19. Rev. Stuart Campbell says:

    “Speaking as a Labour supporter who has very publicly defended SNP people from the sort of Facebook-grubbing non-journalism of which this story is a prime example, I am deeply disappointed by the hypocrisy shown by this blog in publishing this hatchet job.”

    What we actually said:

    “Let’s be clear. We’re not especially fussed about the comments themselves. We’ve figuratively wished a few people dead in our time, and as we’ve recently noted, at the end of the day it’s just words on the internet. We’re deeply dismayed at the growing phenomenon where people can be prosecuted, fired from their job, or even threatened with prison just for saying unpleasant stuff that plainly isn’t meant in any threatening sense. Salmond Senior’s own admirable response strikes the perfect note of disdain.

    We’re not even going to attempt to whip up any outrage about the fact that the Labour member in question chose to attack Alex Salmond’s 90-year-old father rather than the First Minister himself – that’s pathetic and despicable, rather than hypocritical. Nope, the thing that catastrophically overloaded the triple-locked shielding and emergency cutout protection of the Super HypocrisOMeter 5000 was Labour’s astonishing attempt to half-heartedly distance the party from the comments.”

    So far as this blog is concerned the comments themselves were never the issue – the hypocrisy of Labour’s reaction in claiming not to be responsible for individuals, while constantly asserting that the SNP are responsible for the behaviour of cybernats, was the issue. In the light of the words above, I really don’t know how I could have made that any clearer. The entire piece, from the headline down, was about hypocrisy, not offensiveness.

    (It’s also interesting that the Labour spokesman chose not to mention the explanation you cite – which for the record I’m happy to accept, but of course had no way of being aware of due to the Facebook group’s closed private nature – but instead to frantically disavow all responsibility while attacking the SNP and pitifully trying to claim a valid point was being made. As apologies go it was almost as bad as a Tom Harris one.)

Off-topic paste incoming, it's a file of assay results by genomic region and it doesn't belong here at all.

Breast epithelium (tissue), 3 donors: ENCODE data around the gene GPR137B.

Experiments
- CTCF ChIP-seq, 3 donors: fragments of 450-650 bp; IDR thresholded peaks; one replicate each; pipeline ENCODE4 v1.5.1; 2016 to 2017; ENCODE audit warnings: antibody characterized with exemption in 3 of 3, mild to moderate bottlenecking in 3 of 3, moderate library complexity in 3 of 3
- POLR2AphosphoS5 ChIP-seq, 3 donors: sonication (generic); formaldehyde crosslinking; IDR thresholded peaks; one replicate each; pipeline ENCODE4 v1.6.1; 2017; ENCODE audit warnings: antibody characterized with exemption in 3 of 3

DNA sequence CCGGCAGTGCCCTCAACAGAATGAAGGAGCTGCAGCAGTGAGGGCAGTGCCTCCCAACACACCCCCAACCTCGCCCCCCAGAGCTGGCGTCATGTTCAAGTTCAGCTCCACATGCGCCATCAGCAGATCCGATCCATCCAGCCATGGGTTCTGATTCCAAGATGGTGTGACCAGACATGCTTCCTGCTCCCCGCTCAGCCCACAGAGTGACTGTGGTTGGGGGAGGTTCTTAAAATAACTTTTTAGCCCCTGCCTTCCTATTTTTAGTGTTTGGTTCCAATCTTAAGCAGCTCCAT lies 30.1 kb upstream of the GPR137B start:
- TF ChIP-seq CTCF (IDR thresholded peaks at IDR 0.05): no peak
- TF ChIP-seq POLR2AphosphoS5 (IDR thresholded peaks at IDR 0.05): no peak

Oh, and I’ve both tweeted and linked approvingly to your blog piece. I couldn’t agree more with it.

      

  20. Of course, Stuart. By repeating and linking to the story you were in no way reinforcing or promoting it. Oh indeed no.

      

  21. Rev. Stuart Campbell says:

    Oh, and:

    “This was rather foolhardy, and probably a misguided attempt at humour, but in no way could be misconstrued as wishing ill on Mr Salmond Snr. The press however, chose to interpret otherwise”

    So, um, clearly there WAS a way in which it could be misconstrued as such. We have no way of judging for ourselves from the context of the remarks, because of course we can’t see them.

      

  22. Rev. Stuart Campbell says:

    “Of course, Stuart. By repeating and linking to the story you were in no way reinforcing or promoting it. Oh indeed no.”

    Be that as it may, it’s not what the story was about, and it’s deeply dishonest of you to suggest otherwise. Regardless of Mr Kelly’s personal guilt or innocence, there is absolutely clearly an issue of hypocrisy in Labour repeatedly demanding the SNP take responsibility for cybernats, but disclaiming any such responsibility when one of its own is accused of unacceptable behaviour.

    It’s a point we’ve been making consistently for months, such as in the highly popular “Alex Salmond Dictator-Comparison Bingo” feature, and we went out of our way to note that we were NOT offended by the comments themselves but by the Labour spokesman’s hypocritical response.

    http://wingsland.podgamer.com/alex-salmond-dictator-comparison-bingo/

    Had Labour come out in the first place and said “That’s not what the comment meant” rather than “WE’RE NOT RESPONSIBLE FOR INDIVIDUALS!!!” there’d have been no story here.